Solar Urticaria Prevention and Treatment

Solar Urticaria Prevention and Treatment

Sun allergy rash, also known as solar urticaria, is a rare skin condition. It’s a form of light sensitivity of the skin that can show symptoms like hives, swelling, and redness. It can cause pain and discomfort! If you are susceptible to such light sensitivity, your SU symptoms may get triggered even through light clothing. The researchers are not completely sure of the causes of solar urticaria. However, it’s prominent that light (sunlight and/or artificial light) causes allergic triggers. Hives usually appear on skin shortly of exposure to sunlight. This condition is an immune response to sunlight and occurs in some sensitive people.

Symptoms

When the symptoms get triggered, it can cause hives to appear on any part of the body. These hives may change shapes, disappear and reappear, move around over short periods of time. The bumps with red/skin color with clear edges generally appear and disappear quickly. There are 2 types of hives, acute (short-term) or chronic (long-term).

Causes

Despite there’s no direct evidence pointing the exact reason for solar urticaria, researchers believe that it’s due to an antigen-antibody reaction. When people affected by solar urticaria faces UV (natural or artificial), it generates a photo-allergen; a chemical that triggers the immune response of the body. The ultimate results are the swelling, hiving and others.

There are generally 2 types of solar urticaria.

Type 1: An allergic reaction to UV or visible light radiation.

Type 2: Reacts when in contact with another substance like certain dyes, tar or pitch. Some medications can cause the skin to become more photosensitive. That area is more likely to develop solar urticaria.

Prevention

As of now, there is no way of curing the allergy reaction. However, there are ways to prevent a painful situation.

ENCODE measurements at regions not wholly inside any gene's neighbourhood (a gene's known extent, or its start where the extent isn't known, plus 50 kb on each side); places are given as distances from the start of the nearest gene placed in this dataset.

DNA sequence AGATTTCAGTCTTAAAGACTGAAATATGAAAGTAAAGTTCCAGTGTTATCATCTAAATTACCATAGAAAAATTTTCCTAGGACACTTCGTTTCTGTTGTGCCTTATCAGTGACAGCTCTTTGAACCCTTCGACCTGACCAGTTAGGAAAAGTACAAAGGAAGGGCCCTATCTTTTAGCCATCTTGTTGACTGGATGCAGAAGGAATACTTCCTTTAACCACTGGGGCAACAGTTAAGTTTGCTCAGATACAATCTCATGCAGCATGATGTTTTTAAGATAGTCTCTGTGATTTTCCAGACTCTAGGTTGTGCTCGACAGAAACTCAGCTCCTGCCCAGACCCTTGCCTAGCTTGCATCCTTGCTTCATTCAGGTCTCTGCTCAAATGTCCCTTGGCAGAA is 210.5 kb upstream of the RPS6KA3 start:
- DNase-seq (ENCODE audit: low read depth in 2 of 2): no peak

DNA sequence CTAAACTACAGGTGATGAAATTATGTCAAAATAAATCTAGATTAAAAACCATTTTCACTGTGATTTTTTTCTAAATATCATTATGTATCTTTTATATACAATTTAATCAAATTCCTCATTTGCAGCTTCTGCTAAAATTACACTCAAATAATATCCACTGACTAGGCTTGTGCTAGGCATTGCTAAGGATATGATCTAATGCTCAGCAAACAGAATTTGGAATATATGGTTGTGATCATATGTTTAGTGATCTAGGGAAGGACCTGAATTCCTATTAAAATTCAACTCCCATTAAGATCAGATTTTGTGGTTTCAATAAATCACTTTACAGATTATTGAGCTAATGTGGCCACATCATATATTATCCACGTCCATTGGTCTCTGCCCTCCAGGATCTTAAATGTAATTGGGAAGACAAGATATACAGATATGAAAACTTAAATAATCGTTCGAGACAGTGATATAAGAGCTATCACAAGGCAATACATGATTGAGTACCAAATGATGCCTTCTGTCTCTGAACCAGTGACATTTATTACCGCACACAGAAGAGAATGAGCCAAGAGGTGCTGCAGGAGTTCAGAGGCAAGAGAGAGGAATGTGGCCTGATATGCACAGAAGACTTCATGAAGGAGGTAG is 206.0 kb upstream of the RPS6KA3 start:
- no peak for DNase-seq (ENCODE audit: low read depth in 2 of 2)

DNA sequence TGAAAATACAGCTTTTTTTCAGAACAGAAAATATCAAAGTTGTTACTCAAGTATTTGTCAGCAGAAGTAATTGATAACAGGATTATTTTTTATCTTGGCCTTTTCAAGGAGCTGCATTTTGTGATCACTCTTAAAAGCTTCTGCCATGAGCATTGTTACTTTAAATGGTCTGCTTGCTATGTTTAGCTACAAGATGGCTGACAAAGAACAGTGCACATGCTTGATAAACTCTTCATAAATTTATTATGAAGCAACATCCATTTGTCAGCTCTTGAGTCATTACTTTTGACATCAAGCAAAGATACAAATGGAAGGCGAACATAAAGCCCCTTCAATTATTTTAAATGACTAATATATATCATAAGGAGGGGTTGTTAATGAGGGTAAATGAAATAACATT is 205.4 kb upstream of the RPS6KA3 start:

Avoid the sun during peak hours: Try to avoid sun exposure, especially when the sun shines the brightest (10 A.M. to 4 P.M.).

Avoid sudden exposure to lots of sunlight: A large number of solar urticaria patients suffer more during the spring and the summer when there’s more sunlight. If you are going outside, make sure that you don’t get exposed to a big amount of sunlight suddenly. Let your body adapt with the sunlight gradually.

Wear sunglasses and protective clothing: Long-sleeved shirts and wide-brimmed hats will protect you from any sunlight exposure. You should avoid fabrics with thin or loose weaves as they can let the UV pass through them.

Use sunscreen: A broad-spectrum sunscreen with higher SPF count (minimum 30) is always recommended. Apply sunscreen gently. Re-apply every couple hours or more (if you are perspiring or swimming). Protect your lips with sunblock with an SPF of 30 or more.

Avoid known triggers: If you are sure about certain substances causing your skin reaction, avoid these at all cost.

Management and treatment: Most of the acute hives will be gone on their own within a couple of days but they may come back when your skin is exposed to the sun. They may only require a wet, cool compress for reduced itching and swelling. There are some treatments available for solar urticaria.

Antihistamines

These drugs fight against the histamines responsible for the reaction. Antihistamines are the best drugs for short-term treatment for solar urticaria. However, they are not effective in preventing the allergic reaction.

Desensitization

This is a long term treatment. The skin is exposed to UV light regularly. The goal is to make the skin become desensitized to UV rays. This can make the situation less severe to nearly gone.

Immunosuppression

These drugs suppress the immune system. Thus, it successfully prevents the allergy-causing histamines. However, these drugs have potential side-effects and should only be used for extreme and short-term cases.

Dietary changes

Sometimes, dietary changes can cause magic. The diet may be aggravating the reaction to sunlight. It’s a complementary solution along with the aforementioned treatments.

When to See a Doctor

If you are having unusual, bothersome skin reactions after exposure to the sunlight, you should go and see your doctor.

Wrap-Up

These unpleasant inflammatory skin reactions affect about 20% of the population at some point. Thankfully, hives aren’t so serious a condition and there are effective treatments. With some natural remedies, it’s also possible to calm a hive outbreak. For example, household items like witch hazel, baking soda, and oatmeal, etc. are extremely effective in soothing the itching and redness. If your child shows symptoms, Make sure that you are not using any harsh skin care products. You should also avoid tight-fitting clothes and hot baths.

With some cautions and efforts, you can stay free from Urticaria! Click here for other helpful articles. Please feel free to leave a comment.

 

 

 

 

 

 

 

By |2019-04-10T06:03:07+00:00April 10th, 2019|Health tips|0 Comments

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